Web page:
We are clinging to the hope that the Irish Central website was jesting when it reported that there is a tune by the name of ‘Fairytale of Qatar’ doing the TikTok rounds, its lyrics going something like this:
“They’ve got calves big as cars, they’ve got rivers of Stones; Harry Kane goes right through you and heads for the goal.
“When they first qualified on that cold Wembley, they promised me Grealish was waiting for me.
“He’s handsome, he’s pretty, he plays for Man City, when the crowd finish singing they call out for Shaw.
“Saka was winning, Conor Coady was chillin’, they embody the spirit of old Bobby Moore.
“The boys of Southgate’s England team are sat upon a throne, and the crowd are singing out: ‘It’s coming home’.”
“Germany have a problem in defence – Sule is not world-class, he is the German Harry Maguire.”— Former Dutch international Rafael van der Vaart offending both Niklas Sule and poor Harry all in the one sentence.
Sun not setting on Chesney Hawke’s World Cup just yet
Superstition is quite a common theme in The Sun’s coverage of England’s World Cup campaign, their latest concern on that front the fact that Chesney Hawkes is booked to play in Butlins in Skegness this weekend.
That is a problem because Chesney played his hit-parade-topping tune ‘The One and Only’ at half-time in the Ahmad bin Ali Stadium last Tuesday, before England scored three times in their second half against Wales.
The Sun, then, have decided that Chesney is England’s lucky charm, so they need him to perform at half-time in Sunday’s game against Senegal if they are to progress. So, they’ve launched Operation Sun and Only – they’re going to get him from Skegness to Qatar in time for the game.
Chesney is up for it. “I’ve a long-standing gig arranged at Butlins in Skegness and I don’t want to disappoint my fans there. But as soon as the curtain comes down I’ll start heading back – and if the Sun’s operation goes to plan I’ll be there and, if Fifa let me, I’ll perform again.”
You’ll note a slight issue here – Fifa haven’t actually invited him to perform yet, so he could end up busking outside the stadium.
Hopefully it’ll work out, though, because Chesney had a ball at the Wales game, his highlight getting to meet Declan Rice after. Alas, Rice “initially had no idea who he was”.
“I walked into the changing room and one of the kit men went ‘Chesney Hawkes is outside with your shirt on’,” said Rice. “I was like ‘I don’t know who he is’.”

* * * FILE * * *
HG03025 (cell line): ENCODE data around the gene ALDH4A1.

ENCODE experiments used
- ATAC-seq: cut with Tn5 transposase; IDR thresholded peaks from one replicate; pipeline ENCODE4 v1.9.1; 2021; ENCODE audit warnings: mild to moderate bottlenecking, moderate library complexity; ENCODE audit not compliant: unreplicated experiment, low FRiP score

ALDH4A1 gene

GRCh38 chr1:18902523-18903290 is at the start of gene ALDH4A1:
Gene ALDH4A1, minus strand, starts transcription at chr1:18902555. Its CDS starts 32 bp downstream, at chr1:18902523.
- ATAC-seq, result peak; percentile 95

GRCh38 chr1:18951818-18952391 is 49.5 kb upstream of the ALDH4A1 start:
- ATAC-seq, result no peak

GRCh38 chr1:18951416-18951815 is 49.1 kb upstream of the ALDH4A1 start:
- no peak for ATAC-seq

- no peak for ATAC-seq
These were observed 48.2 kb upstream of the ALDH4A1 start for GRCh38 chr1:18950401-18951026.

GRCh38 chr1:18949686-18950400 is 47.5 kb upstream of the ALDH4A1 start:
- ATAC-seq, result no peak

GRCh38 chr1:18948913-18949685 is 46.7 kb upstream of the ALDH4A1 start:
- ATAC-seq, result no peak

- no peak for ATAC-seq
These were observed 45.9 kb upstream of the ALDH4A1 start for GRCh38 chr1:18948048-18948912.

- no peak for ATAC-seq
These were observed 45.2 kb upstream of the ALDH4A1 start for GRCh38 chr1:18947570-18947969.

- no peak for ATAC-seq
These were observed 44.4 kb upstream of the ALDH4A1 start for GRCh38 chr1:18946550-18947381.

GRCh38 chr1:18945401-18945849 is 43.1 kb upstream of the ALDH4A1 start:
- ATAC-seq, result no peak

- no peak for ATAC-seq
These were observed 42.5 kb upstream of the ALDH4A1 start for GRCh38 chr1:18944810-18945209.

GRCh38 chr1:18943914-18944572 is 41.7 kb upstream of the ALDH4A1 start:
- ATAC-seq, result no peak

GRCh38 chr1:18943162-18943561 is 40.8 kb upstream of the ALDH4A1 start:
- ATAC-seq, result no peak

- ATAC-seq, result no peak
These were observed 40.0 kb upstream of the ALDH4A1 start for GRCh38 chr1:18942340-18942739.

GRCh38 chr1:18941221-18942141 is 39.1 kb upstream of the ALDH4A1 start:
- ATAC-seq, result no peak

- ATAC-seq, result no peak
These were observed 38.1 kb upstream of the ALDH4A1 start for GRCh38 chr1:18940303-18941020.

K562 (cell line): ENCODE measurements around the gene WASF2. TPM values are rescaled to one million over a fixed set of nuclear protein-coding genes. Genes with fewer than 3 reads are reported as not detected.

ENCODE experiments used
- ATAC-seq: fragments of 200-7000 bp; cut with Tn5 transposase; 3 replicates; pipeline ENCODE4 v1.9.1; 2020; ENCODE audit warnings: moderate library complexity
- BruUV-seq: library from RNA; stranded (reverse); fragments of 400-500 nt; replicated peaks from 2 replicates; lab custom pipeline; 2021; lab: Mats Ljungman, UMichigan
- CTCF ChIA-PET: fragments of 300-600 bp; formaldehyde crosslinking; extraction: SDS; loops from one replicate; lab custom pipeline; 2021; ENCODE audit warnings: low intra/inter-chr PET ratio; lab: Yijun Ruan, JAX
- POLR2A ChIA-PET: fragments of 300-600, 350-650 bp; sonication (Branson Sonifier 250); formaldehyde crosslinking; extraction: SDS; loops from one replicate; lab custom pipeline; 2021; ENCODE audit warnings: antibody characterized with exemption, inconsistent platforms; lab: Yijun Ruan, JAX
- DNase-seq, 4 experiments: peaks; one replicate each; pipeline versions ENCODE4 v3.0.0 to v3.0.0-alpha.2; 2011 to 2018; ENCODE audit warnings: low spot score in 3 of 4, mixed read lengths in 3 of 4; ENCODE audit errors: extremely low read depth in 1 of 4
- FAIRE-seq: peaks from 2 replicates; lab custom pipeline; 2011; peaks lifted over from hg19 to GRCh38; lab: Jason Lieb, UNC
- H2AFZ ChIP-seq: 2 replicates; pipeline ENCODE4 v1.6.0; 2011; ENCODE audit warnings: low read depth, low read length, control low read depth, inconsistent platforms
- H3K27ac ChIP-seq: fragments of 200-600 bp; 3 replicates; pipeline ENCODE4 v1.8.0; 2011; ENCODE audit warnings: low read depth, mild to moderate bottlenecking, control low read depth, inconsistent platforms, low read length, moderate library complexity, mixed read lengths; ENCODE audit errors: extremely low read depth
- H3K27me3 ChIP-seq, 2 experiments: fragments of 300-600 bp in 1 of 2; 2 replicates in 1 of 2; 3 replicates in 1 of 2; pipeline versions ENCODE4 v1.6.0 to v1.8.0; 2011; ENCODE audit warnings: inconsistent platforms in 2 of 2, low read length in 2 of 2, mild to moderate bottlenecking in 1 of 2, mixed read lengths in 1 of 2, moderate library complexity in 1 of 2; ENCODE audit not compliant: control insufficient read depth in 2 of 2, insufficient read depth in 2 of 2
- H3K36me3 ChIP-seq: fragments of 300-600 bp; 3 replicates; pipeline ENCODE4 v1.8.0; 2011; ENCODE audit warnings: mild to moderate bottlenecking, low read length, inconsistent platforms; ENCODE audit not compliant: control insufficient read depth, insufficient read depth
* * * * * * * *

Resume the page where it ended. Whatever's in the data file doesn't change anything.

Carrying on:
In fairness, Rice wasn’t born until 1999 ... a whole eight years after ‘The One and Only’ made Chesney famous. Strewth.
“I’m underwhelmed by Declan Rice. There’s a rumour going around that eventually he is going to pass the ball forward in this tournament.”— talkSPORT’s Simon Jordan being quite rude about England’s midfield maestro.
Turkish commentator subbed off in record time
Come the end of the World Cup the list of sackings will be a lengthy one, primarily made up of gaffers whose teams had hardly arrived in Qatar when they were heading home.
Perhaps the most striking (alleged) firing thus far, though, was that of Turkish commentator Alper Bakırcıgil who claims he was taken off state broadcaster TRT’s coverage of the game between Morocco and Canada at half-time.
Why? Because during the first half he mentioned that Turkish legend Hakan Şükür held the record for the fastest goal in World Cup history (scored after 11 seconds against South Korea in 2022).
Nobody disputes this fact, but since leaving Turkey for the United States in 2017, after being charged with insulting president Recep Tayyip Erdogan and being accused of terrorist connections after he moved in to politics, Şükür has fallen in to ‘he who cannot be named’ territory.
Opposition MP Ömer Faruk Gergerlioğlu was dumbfounded by the episode, asking in parliament, with a large dollop of sarcasm: “From whom did Bakırcıgil get the information that Hakan Şükür scored the fastest goal in the World Cup? Is there an ongoing investigation on this issue? Will your government apply to Fifa to remove the fastest goal statistic of World Cup?”
“He said something the other day about his mum still making his bed – no word of a lie.”— Conor Coady on Jude Bellingham’s gobsmacking revelation. Bless him.
In numbers: 17.7
That’s the percentage possession Japan had in their win over Spain, the lowest figure in a World Cup victory since records began, according to the Opta folk.
“We’d really prefer to talk about their cheese and find their weak spots – the holes – to get the result.”— Serbia coach Dragan Stojkovic on being asked ahead of Friday evening’s game against Switzerland if he was worried they’d be facing a side “ticking over with the precision of Swiss watches”. It’s a wonder that Toblerone didn’t get a mention.